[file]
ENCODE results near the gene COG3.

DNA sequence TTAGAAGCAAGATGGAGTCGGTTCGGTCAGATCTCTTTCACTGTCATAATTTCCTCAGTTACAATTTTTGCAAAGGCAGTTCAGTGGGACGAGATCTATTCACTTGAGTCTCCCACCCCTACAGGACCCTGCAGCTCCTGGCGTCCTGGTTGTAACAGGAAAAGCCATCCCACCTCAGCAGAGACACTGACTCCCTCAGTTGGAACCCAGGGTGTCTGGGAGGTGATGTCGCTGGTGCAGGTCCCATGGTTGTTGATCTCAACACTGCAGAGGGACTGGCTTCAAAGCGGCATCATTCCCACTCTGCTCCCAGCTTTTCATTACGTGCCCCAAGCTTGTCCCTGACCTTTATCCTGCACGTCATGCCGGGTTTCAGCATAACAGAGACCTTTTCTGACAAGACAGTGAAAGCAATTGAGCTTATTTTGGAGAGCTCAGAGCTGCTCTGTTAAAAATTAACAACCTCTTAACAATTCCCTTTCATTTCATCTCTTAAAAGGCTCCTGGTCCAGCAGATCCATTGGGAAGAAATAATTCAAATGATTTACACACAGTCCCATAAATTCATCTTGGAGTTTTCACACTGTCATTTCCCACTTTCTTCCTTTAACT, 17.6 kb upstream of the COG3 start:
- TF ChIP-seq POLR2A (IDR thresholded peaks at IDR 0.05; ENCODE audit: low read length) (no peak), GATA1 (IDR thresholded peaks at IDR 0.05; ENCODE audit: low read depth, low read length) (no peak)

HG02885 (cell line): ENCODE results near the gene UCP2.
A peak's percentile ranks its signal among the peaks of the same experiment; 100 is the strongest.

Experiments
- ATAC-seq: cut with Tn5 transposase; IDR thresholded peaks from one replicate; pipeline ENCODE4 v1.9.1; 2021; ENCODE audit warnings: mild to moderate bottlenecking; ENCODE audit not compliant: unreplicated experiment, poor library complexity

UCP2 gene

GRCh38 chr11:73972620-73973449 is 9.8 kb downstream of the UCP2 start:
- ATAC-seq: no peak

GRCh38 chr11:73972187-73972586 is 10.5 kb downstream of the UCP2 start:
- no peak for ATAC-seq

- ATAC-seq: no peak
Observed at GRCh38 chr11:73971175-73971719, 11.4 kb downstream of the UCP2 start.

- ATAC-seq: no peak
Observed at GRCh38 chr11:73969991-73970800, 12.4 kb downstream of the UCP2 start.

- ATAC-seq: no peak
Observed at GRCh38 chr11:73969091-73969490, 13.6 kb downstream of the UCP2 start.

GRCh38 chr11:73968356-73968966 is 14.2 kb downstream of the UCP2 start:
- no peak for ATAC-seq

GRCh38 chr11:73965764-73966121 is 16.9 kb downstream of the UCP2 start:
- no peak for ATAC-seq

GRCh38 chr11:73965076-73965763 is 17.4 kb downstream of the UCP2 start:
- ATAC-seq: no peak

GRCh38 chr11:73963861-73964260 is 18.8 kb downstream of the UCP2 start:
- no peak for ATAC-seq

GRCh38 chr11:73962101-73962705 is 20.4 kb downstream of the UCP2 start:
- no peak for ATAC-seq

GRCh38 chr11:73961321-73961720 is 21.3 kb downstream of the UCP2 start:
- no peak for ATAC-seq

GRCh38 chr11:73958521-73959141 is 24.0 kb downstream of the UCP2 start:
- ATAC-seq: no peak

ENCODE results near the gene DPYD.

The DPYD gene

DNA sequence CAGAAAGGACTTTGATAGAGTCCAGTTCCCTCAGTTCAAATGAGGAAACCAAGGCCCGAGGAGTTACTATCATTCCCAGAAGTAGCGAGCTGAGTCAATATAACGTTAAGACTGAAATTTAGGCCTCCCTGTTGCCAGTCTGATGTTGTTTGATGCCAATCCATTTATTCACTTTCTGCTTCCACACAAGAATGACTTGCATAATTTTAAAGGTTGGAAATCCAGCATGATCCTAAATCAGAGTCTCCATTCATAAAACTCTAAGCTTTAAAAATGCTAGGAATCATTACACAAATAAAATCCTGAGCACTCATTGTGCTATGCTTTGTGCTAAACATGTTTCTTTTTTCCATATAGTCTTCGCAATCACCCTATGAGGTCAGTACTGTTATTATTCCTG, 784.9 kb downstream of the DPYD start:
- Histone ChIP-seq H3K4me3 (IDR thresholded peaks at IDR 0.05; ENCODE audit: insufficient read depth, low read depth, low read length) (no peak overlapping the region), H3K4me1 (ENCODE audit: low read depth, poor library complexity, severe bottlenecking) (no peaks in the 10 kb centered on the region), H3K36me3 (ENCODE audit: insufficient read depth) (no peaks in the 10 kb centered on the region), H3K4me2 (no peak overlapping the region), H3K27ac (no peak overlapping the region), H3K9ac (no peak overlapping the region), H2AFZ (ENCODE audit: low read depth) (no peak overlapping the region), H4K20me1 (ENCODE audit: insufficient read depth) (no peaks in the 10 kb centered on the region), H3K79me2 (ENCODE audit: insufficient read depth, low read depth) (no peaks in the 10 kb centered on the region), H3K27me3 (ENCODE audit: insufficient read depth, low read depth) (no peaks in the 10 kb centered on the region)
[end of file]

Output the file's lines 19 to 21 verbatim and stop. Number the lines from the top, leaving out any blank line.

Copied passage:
GRCh38 chr11:73968356-73968966 is 14.2 kb downstream of the UCP2 start:
- no peak for ATAC-seq

GRCh38 chr11:73965764-73966121 is 16.9 kb downstream of the UCP2 start: